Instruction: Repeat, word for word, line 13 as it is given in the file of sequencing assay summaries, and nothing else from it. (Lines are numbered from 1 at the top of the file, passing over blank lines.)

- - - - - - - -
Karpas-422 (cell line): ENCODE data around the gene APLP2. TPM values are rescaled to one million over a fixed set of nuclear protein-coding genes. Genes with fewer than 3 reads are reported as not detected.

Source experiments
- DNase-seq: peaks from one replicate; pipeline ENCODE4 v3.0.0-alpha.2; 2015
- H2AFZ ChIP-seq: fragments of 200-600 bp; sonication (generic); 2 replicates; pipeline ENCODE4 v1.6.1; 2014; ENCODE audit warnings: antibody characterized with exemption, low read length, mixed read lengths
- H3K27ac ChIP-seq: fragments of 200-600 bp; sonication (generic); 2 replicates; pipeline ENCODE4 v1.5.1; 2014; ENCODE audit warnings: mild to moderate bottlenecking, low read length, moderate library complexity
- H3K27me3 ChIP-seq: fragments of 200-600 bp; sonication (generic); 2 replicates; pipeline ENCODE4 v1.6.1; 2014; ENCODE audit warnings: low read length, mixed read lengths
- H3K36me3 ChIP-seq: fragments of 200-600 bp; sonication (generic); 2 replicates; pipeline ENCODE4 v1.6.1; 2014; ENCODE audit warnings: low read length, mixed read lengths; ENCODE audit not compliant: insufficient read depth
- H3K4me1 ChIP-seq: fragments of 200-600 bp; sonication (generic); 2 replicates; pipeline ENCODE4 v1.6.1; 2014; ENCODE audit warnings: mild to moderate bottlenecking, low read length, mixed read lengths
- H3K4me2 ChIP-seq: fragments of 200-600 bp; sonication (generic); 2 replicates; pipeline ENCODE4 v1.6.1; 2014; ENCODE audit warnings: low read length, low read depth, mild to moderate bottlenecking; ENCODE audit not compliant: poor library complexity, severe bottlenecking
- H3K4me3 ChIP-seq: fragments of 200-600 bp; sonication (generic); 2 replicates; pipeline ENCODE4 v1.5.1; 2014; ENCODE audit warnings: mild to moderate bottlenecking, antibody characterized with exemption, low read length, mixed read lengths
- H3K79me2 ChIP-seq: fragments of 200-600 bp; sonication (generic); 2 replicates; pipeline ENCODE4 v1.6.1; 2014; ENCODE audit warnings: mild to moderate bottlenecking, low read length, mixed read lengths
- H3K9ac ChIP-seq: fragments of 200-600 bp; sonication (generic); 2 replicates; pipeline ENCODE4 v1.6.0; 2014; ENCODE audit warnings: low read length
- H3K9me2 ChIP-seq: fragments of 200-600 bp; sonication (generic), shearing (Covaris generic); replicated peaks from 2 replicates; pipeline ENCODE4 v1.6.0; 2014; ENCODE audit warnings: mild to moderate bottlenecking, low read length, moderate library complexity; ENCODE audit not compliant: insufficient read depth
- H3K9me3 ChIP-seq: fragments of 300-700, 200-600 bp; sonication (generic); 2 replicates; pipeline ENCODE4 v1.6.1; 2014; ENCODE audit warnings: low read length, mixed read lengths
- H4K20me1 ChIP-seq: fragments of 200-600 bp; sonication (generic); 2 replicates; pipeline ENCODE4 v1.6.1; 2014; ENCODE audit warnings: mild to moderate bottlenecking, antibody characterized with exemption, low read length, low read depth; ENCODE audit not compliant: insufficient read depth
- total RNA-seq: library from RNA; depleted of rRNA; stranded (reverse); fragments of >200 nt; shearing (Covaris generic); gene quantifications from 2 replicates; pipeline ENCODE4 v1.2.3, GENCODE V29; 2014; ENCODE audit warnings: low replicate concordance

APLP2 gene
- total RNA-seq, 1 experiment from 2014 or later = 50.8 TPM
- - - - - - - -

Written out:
- H3K9me2 ChIP-seq: fragments of 200-600 bp; sonication (generic), shearing (Covaris generic); replicated peaks from 2 replicates; pipeline ENCODE4 v1.6.0; 2014; ENCODE audit warnings: mild to moderate bottlenecking, low read length, moderate library complexity; ENCODE audit not compliant: insufficient read depth